Emirates provides 1,000 pursers with HP tablets as part of ‘knowledge-driven’ in-flight service drive
By Raymond Kollau, airlinetrends.com
1 December 2012 | Already launched back in 2004, Emirates ‘Knowledge-driven Inflight Service’ (KIS) allows the airline’s cabin crew to see which previous trips a passenger has taken with the carrier before and based on this, know their food, wine and seating preferences, or any issues a customer had during their travels. Pursers use KIS to brief the cabin crew before every flight and check passenger’s special needs, as well as see who is enrolled in Emirates’ frequent flyer programme Skywards in order to enable the crew to provide a more personalized service. Cabin crew can also use the KIS system to perform in-flight upgrades to Business or First Class, as well as post customer feedback that’s emailed to headquarters upon landing.
Until now, Emirates’ KIS tool was tied to a Lenovo Thinkpad laptop that pursers tote around (video here). However, the laptops proved to be too bulky to use on a full flight. Says Anita Grillo, purser for Emirates, “The laptops had to be unpacked and plugged in because they had a short battery life. We had to ask passengers to come back to the galley to verify information, and passengers would have to wait until we clicked through pages that were sometimes slow to load.”
HP ElitePad 900
In order to solve the issues with the rather outdated device, as well as further enhance its knowledge-driven inflight service, Emirates just announced it has become the first global customer of the HP’s new ElitePad 900 tablet which runs on Microsoft’s new Windows 8 operating system. According to Kevin Griffiths, SVP of cabin crew at Emirates, the airline tried numerous other devices but was attracted to the ElitePad by its looks, lack of weight and bulk and support for legacy (Windows-based) applications.
Emirates IT staff redesigned the KIS application to run on Windows 8 and deployed it on the ElitePad tablets. “We quickly rebuilt the application to include images and gestures,” Griffiths told Techradar. “The whole project from the development starting has been about six months. We have already trained 100 people and they will go online in December. In January after the launch of the ElitePad we’ll be rolling out over about four months and all of our pursers will have a device each then.”
The ElitePad is 3G enabled and Emirates has airtime agreements in place in most of its 120 destinations, so the tablet is synchronised with the back end applications and loads the final status just before departure, as well as will on landing.
Besides offering a much better user experience, Emirates added several additional KIS features to the tablet (video here).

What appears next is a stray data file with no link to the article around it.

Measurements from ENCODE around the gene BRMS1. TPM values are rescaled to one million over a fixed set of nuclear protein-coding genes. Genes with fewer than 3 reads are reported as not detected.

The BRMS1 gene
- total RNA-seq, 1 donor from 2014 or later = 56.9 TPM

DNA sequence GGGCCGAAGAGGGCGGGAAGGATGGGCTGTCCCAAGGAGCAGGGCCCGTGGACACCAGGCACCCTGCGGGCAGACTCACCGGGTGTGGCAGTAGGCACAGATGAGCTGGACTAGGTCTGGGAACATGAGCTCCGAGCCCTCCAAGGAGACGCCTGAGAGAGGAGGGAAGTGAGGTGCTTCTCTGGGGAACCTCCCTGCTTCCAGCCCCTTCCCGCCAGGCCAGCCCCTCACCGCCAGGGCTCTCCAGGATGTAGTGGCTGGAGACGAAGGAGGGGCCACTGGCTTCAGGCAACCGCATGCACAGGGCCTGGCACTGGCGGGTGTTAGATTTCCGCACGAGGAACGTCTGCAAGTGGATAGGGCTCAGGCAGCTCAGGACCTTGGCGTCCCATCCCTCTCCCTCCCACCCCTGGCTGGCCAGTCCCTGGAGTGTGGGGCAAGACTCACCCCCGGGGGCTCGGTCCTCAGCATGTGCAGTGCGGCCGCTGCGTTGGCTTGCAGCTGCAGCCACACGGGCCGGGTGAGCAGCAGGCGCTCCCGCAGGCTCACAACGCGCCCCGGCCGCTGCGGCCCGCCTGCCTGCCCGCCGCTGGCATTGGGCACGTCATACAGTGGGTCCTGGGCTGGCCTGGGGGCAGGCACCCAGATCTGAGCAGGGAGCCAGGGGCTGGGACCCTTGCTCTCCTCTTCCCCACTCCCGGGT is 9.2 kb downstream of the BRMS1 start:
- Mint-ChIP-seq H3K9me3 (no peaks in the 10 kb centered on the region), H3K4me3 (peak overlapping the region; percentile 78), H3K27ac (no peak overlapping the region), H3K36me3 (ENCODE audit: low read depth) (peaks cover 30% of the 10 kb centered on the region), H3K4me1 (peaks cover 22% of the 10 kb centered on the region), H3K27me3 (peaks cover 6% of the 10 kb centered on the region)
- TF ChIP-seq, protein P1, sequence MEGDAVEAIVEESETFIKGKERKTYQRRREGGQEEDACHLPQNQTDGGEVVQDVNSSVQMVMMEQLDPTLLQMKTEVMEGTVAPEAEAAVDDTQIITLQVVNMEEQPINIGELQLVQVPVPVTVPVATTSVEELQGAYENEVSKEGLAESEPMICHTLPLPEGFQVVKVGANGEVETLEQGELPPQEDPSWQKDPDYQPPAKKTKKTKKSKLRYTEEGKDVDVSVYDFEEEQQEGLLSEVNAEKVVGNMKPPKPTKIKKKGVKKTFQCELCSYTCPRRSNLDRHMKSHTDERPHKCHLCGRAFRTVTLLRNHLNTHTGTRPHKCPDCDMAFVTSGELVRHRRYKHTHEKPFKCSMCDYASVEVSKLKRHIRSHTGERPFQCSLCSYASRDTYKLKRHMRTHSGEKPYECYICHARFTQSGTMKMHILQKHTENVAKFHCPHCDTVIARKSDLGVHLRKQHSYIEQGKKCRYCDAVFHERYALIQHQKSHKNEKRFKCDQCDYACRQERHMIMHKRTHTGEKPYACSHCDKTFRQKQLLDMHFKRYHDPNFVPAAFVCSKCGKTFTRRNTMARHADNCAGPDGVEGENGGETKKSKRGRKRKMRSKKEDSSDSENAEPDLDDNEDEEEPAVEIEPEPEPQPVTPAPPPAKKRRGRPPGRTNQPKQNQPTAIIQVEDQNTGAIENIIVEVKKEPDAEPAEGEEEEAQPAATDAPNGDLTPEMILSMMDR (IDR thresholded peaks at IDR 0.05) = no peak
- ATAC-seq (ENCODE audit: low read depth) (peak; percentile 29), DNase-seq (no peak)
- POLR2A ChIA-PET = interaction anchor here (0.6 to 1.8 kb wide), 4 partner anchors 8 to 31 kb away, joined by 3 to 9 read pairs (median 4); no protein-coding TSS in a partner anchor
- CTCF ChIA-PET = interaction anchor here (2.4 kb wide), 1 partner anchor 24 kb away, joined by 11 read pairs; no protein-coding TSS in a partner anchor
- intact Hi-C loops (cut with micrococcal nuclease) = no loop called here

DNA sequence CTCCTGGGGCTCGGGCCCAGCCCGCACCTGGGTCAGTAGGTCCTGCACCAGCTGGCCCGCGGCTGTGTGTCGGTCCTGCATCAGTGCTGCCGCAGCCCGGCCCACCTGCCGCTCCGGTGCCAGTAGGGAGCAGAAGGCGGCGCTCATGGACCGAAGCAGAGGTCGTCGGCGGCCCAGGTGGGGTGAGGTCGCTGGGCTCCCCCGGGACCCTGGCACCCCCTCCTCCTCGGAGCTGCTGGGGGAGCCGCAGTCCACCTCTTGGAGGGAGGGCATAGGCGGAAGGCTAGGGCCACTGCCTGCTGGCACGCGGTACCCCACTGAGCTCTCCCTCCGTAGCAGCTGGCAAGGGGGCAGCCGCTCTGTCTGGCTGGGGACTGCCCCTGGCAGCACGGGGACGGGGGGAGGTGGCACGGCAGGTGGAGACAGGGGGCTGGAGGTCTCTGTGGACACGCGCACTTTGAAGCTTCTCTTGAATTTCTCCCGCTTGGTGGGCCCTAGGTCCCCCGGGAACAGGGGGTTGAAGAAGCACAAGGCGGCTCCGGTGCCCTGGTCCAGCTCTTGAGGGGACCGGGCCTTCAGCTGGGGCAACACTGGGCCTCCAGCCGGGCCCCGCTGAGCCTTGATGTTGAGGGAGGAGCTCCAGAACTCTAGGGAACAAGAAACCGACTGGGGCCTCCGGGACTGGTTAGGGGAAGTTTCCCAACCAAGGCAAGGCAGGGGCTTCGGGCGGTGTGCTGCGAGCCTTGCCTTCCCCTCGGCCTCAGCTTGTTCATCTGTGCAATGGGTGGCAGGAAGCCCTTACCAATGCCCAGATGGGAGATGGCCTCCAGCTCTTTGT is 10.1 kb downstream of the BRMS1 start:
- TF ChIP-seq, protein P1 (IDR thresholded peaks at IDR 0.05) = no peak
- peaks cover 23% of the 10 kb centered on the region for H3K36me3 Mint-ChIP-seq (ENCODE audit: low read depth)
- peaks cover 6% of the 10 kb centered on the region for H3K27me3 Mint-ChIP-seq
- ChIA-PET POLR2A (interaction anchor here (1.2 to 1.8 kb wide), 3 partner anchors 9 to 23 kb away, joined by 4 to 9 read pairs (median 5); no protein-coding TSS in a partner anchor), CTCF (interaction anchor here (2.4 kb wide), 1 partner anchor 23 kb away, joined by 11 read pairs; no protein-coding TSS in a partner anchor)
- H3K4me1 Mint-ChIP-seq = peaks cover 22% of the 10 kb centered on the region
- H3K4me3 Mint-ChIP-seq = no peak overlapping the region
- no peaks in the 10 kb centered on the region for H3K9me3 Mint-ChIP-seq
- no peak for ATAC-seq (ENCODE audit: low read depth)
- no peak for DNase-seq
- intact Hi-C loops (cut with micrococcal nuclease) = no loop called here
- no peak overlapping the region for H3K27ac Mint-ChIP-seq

Emirates crew have been able to upgrade Skywards members during a flight for several years – the only airline in the world so far that is able to offer this service. Compared with the earlier version of KIS, the new touchscreen tablets make the inflight upgrade process easier, for example by showing passengers who want to upgrade at the very last minute which seats are available, provided they have got enough frequent flyer points to pay for it. For those not upgrading, staff can now also conduct straight seat swaps on the device and show passengers their new seat using the tablet. Seating preferences are also relayed so that passengers won’t be offered inappropriate seats.
On board a large aircraft such as the A380 – of which Emirates will have 31 in service by the end of 2012 – there can be as many as 26 passenger-facing crew members, so a purser may not always know exactly who will be on board or other details about them, such as what languages they can speak. Emirates’ staff represents 130 nationalities and with the knowledge of the passengers’ nationalities, a purser for example can place a French-language speaker as a crew member near a block of passengers flying from Paris to the Middle East.
Says Patrick Brannelly, VP Corporate Communications at Emirates, “On an Airbus A380, there’s about 25 cabin crew the purser is in charge of. Chances are, the purser’s only flown with three of them before. Then there’s 500 passengers. On a tablet, you can see an instant overview of the entire team. Now, with Windows 8, you can just touch a photograph of the crew and see what languages they speak. You can see who on the crew speaks Swahili, and dispatch the nearest one to the passenger who doesn’t understand English.”
Cabin crew reviews
Pursers also use the new KIS app to better monitor cabin crew performance and conduct crew reviews onboard. Pursers can identify top performers and others who may require skills development. “Each crew member goes through anywhere between twenty to forty checks in a year,” points out Emirates’ Griffiths, “Due to the nature of the continuing engagement that in-flight crew have with passengers, a number of appraisals cycles need to be completed to establish an average of their performance behaviour. Using KIS loaded on the ElitePad 900 tablets, pursers can enter their notes about the performance of each crew member identified for performance checks by the back end application. This helps pursers to take better ownership of the performance of their teams and coupled with the passenger information displayed on the tablet, is meant to drive higher customer satisfaction levels,” says Griffiths.
According to Patrick Branelly, Emirates’ new KIS service is only a sign of things to come: “Aircraft are becoming more and more connected. Tablets and smartphones give airlines an ability to re-look at every aspect of the business; they’ve opened things up in a way that just a few years ago wasn’t conceivable. There’s an awful lot of things that we can improve by employing connected technologies on aircraft.”